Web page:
Matthew Gruben has always been an entrepreneur.
“I was, like, 13 when I started a landscaping company and built that up over four or five years,” said the founder and CEO of Vital Logistics.
At 18 he launched a restaurant menu advertising company, and then in university he started a social event planning company.
“I built a bunch of different little things along the way, and they were a lot of fun, but they were more just pay-your-way-through-school type of stuff,” he said.
Over the past nine years, Gruben has founded multiple multimillion-dollar businesses including Vital Logistics, which is a global freight forwarding company with offices in London, Manila, Vancouver and Toronto.
About five years ago, Gruben also launched an outsourcing company in Manila that handles Vital Logistics’ back-end systems and also provides customer service, data entry and other services for other North American firms.
Before launching Vital Logistics, Gruben earned his international freight chops working at Purolator.
Purolator seemed willing to do anything to service the big companies. However, “they didn’t really give much attention to anybody who was smaller or mid-sized.”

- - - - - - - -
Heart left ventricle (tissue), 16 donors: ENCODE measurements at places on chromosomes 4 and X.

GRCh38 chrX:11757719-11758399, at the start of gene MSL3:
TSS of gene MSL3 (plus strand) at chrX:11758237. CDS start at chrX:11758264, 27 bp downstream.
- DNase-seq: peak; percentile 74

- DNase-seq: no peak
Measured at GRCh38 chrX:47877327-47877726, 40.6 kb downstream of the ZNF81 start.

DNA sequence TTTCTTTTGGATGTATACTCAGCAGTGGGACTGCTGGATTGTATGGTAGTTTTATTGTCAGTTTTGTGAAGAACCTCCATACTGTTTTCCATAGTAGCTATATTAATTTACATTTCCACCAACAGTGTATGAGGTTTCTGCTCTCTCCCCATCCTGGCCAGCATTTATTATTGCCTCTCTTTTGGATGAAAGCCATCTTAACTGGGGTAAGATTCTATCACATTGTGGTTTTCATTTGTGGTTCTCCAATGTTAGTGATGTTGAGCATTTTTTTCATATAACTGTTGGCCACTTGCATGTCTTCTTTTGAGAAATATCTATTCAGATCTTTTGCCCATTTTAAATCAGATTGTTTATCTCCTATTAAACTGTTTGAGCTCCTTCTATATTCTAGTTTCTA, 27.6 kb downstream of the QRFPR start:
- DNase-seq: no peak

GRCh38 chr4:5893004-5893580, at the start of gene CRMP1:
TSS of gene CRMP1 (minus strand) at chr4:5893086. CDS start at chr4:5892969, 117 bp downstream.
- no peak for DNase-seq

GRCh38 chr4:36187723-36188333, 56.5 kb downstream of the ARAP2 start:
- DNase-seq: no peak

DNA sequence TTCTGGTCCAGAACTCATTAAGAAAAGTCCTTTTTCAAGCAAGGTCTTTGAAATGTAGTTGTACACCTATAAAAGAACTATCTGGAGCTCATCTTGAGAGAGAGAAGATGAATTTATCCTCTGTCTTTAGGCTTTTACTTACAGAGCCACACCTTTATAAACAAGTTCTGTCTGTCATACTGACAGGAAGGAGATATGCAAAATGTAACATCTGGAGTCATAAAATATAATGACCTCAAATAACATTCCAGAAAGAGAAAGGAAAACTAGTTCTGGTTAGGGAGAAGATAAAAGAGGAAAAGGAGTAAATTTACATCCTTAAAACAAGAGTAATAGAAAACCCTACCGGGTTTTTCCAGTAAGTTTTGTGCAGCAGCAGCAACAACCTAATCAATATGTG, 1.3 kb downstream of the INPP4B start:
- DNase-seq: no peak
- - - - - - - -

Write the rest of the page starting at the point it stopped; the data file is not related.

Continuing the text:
It didn’t sit well with him, and sparked his next venture. He went solo and started building up a portfolio of smaller clients while partnering with large couriers like UPS.
“We spent a lot of time helping [our clients] to break into other markets or to learn different things about distribution.”
Gruben has channelled his entrepreneurial experience into boosting the chances for success of other new businesses. For two of the last three years he has served as chair of the Vancouver Entrepreneurs’ Organization accelerator program and has mentored more than 20 B.C. companies to expand their revenues to more than $1 million each.
Vital has been experiencing its own considerable growth.
“I think the key in handling that growth is systems,” Gruben said. “You want to get into a business where you have as many systems as possible.”Birthplace:
Where you live now:
Highest level of education:
Entrepreneurial master’s degree
Rocket Fuel, by Gino Wickman and Mark C. Winters
Currently listening to:
“Paradise” by Coldplay
When you were a kid, what you wanted to be when you grew up:
Professional hockey player
Toughest business or professional decision:
Leaving a Fortune 500 company to start new business from scratch
Advice you would give the younger you:
Always take an inch and don’t watch little things pass by because they add up to miles of progress in the long run
What’s left to do:
Pass along my experience to the next generation of entrepreneurs in hopes they use it to learn and grow in their journey
Join us to celebrate the 2017 Forty under 40 Awards on January 23, 2018, at the Vancouver Convention Centre. For tickets and event info visit http://www.biv.com/events/40under40